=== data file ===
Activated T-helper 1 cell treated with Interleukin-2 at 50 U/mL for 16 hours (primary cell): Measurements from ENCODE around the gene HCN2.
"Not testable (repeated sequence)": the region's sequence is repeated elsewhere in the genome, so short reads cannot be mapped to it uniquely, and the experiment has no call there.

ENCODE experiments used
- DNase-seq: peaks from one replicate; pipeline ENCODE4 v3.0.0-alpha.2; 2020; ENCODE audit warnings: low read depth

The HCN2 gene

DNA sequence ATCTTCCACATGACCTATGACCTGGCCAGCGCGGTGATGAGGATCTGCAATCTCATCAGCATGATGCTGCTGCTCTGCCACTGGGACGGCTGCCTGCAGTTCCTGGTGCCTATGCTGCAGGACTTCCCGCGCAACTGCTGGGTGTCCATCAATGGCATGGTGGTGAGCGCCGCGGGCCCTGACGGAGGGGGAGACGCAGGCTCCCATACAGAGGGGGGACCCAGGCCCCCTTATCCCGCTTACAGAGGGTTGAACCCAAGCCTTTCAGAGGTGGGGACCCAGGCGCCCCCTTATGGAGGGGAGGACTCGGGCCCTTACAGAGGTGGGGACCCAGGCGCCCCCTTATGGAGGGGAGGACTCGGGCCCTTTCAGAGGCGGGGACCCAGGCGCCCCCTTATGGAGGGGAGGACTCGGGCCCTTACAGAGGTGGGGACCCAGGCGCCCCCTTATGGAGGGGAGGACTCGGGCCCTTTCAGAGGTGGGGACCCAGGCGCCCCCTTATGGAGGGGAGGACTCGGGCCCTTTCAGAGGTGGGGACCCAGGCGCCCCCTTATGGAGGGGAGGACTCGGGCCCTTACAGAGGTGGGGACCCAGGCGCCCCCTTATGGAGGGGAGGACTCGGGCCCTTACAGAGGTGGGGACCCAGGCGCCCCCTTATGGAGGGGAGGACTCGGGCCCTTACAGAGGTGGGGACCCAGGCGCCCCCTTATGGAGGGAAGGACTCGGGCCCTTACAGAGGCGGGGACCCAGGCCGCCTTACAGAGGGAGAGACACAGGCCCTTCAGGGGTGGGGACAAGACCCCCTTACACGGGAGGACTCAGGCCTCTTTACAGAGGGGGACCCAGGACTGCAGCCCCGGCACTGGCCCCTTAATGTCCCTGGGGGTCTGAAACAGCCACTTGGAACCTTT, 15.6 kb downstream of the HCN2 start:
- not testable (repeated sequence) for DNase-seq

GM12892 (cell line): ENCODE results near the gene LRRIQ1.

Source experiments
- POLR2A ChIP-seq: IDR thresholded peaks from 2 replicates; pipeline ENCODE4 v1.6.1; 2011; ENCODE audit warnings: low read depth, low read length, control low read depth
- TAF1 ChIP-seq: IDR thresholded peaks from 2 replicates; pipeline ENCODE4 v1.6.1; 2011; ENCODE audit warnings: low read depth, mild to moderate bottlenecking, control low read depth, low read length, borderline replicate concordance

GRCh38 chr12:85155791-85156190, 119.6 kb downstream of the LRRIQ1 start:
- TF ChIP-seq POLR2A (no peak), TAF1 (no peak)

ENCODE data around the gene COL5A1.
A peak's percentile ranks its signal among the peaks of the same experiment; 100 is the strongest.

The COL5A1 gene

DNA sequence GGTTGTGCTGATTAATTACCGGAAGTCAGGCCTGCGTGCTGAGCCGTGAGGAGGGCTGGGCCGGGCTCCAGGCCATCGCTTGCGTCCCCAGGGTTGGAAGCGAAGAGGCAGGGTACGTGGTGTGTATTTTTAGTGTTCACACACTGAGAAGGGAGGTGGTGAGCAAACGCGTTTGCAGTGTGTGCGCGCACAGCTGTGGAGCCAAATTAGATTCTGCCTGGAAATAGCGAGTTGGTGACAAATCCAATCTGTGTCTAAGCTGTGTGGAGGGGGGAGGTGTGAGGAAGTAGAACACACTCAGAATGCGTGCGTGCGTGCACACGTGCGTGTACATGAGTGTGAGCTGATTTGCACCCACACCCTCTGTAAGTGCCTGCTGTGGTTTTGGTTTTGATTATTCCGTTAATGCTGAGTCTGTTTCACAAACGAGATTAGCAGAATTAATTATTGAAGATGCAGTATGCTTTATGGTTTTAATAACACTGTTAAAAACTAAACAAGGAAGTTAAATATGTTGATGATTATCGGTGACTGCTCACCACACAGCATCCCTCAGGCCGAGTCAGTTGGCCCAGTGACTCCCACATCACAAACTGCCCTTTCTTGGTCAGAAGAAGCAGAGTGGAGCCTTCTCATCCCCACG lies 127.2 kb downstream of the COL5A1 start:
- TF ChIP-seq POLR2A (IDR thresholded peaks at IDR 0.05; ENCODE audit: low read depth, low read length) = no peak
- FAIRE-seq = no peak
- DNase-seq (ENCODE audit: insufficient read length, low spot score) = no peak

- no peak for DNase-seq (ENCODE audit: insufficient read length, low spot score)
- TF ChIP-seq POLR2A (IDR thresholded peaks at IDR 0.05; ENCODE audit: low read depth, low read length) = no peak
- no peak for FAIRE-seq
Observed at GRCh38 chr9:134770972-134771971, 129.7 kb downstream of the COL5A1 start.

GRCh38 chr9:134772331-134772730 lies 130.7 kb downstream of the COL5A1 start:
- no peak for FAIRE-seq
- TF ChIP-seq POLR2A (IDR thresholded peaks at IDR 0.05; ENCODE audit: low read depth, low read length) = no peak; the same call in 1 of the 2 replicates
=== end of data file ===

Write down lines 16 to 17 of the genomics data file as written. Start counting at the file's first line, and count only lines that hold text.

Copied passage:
The COL5A1 gene

DNA sequence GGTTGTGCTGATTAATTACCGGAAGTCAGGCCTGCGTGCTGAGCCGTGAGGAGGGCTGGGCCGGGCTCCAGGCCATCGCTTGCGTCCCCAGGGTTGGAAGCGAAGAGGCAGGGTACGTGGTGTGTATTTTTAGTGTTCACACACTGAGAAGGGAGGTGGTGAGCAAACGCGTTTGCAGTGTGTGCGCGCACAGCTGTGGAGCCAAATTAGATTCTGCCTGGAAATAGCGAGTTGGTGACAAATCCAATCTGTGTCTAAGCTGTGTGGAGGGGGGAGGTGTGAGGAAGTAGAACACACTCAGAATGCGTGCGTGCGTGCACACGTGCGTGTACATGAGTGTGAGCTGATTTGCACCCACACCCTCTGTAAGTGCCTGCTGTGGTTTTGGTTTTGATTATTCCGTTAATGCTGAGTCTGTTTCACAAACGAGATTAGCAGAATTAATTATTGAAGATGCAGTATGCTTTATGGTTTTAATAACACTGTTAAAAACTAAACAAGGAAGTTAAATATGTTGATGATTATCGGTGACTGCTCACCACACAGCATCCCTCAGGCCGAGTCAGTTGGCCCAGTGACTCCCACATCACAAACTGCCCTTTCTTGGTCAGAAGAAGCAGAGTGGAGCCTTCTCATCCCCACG lies 127.2 kb downstream of the COL5A1 start: